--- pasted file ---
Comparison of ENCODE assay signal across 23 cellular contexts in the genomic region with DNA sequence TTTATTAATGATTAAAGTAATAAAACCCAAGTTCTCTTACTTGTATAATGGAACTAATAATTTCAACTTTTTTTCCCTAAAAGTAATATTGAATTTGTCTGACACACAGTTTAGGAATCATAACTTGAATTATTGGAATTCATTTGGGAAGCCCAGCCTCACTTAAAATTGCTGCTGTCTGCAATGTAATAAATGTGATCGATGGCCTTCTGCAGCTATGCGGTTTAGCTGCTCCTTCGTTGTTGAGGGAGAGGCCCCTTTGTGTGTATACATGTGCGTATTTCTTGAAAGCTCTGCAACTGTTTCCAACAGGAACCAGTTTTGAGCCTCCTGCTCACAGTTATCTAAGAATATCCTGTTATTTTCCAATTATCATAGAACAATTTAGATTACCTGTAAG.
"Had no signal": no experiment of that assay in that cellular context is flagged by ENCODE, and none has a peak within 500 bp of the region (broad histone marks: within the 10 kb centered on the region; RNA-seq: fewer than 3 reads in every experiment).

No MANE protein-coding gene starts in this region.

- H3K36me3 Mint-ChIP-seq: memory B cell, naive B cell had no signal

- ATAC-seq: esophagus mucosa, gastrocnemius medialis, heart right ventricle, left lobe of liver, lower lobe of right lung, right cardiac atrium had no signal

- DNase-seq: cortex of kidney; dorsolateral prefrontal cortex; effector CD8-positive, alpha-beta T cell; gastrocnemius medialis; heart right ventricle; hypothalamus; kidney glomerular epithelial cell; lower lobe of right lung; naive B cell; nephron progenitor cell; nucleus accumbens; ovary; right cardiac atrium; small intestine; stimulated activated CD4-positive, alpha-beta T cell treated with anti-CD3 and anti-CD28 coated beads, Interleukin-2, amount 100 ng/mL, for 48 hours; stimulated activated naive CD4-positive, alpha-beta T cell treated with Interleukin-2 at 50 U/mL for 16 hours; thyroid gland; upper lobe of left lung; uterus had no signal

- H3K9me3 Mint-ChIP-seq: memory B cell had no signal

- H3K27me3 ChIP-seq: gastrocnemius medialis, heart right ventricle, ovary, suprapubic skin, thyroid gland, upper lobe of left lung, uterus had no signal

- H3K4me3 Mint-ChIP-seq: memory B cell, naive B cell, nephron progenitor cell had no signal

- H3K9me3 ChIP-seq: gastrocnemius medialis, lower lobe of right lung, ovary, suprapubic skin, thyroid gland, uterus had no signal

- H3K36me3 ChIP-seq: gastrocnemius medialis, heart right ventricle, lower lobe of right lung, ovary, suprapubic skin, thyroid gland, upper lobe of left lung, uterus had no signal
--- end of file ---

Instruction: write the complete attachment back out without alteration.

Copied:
Comparison of ENCODE assay signal across 23 cellular contexts in the genomic region with DNA sequence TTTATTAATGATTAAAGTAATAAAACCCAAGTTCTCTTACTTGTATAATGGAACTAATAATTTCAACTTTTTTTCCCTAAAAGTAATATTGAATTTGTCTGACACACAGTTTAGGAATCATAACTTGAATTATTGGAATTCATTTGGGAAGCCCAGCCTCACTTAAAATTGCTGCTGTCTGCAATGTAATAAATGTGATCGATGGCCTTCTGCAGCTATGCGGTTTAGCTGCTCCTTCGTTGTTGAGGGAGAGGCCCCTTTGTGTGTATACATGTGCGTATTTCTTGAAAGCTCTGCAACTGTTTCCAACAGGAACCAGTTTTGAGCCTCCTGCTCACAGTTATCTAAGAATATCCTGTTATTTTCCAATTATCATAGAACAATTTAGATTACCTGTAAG.
"Had no signal": no experiment of that assay in that cellular context is flagged by ENCODE, and none has a peak within 500 bp of the region (broad histone marks: within the 10 kb centered on the region; RNA-seq: fewer than 3 reads in every experiment).

No MANE protein-coding gene starts in this region.

- H3K36me3 Mint-ChIP-seq: memory B cell, naive B cell had no signal

- ATAC-seq: esophagus mucosa, gastrocnemius medialis, heart right ventricle, left lobe of liver, lower lobe of right lung, right cardiac atrium had no signal

- DNase-seq: cortex of kidney; dorsolateral prefrontal cortex; effector CD8-positive, alpha-beta T cell; gastrocnemius medialis; heart right ventricle; hypothalamus; kidney glomerular epithelial cell; lower lobe of right lung; naive B cell; nephron progenitor cell; nucleus accumbens; ovary; right cardiac atrium; small intestine; stimulated activated CD4-positive, alpha-beta T cell treated with anti-CD3 and anti-CD28 coated beads, Interleukin-2, amount 100 ng/mL, for 48 hours; stimulated activated naive CD4-positive, alpha-beta T cell treated with Interleukin-2 at 50 U/mL for 16 hours; thyroid gland; upper lobe of left lung; uterus had no signal

- H3K9me3 Mint-ChIP-seq: memory B cell had no signal

- H3K27me3 ChIP-seq: gastrocnemius medialis, heart right ventricle, ovary, suprapubic skin, thyroid gland, upper lobe of left lung, uterus had no signal

- H3K4me3 Mint-ChIP-seq: memory B cell, naive B cell, nephron progenitor cell had no signal

- H3K9me3 ChIP-seq: gastrocnemius medialis, lower lobe of right lung, ovary, suprapubic skin, thyroid gland, uterus had no signal

- H3K36me3 ChIP-seq: gastrocnemius medialis, heart right ventricle, lower lobe of right lung, ovary, suprapubic skin, thyroid gland, upper lobe of left lung, uterus had no signal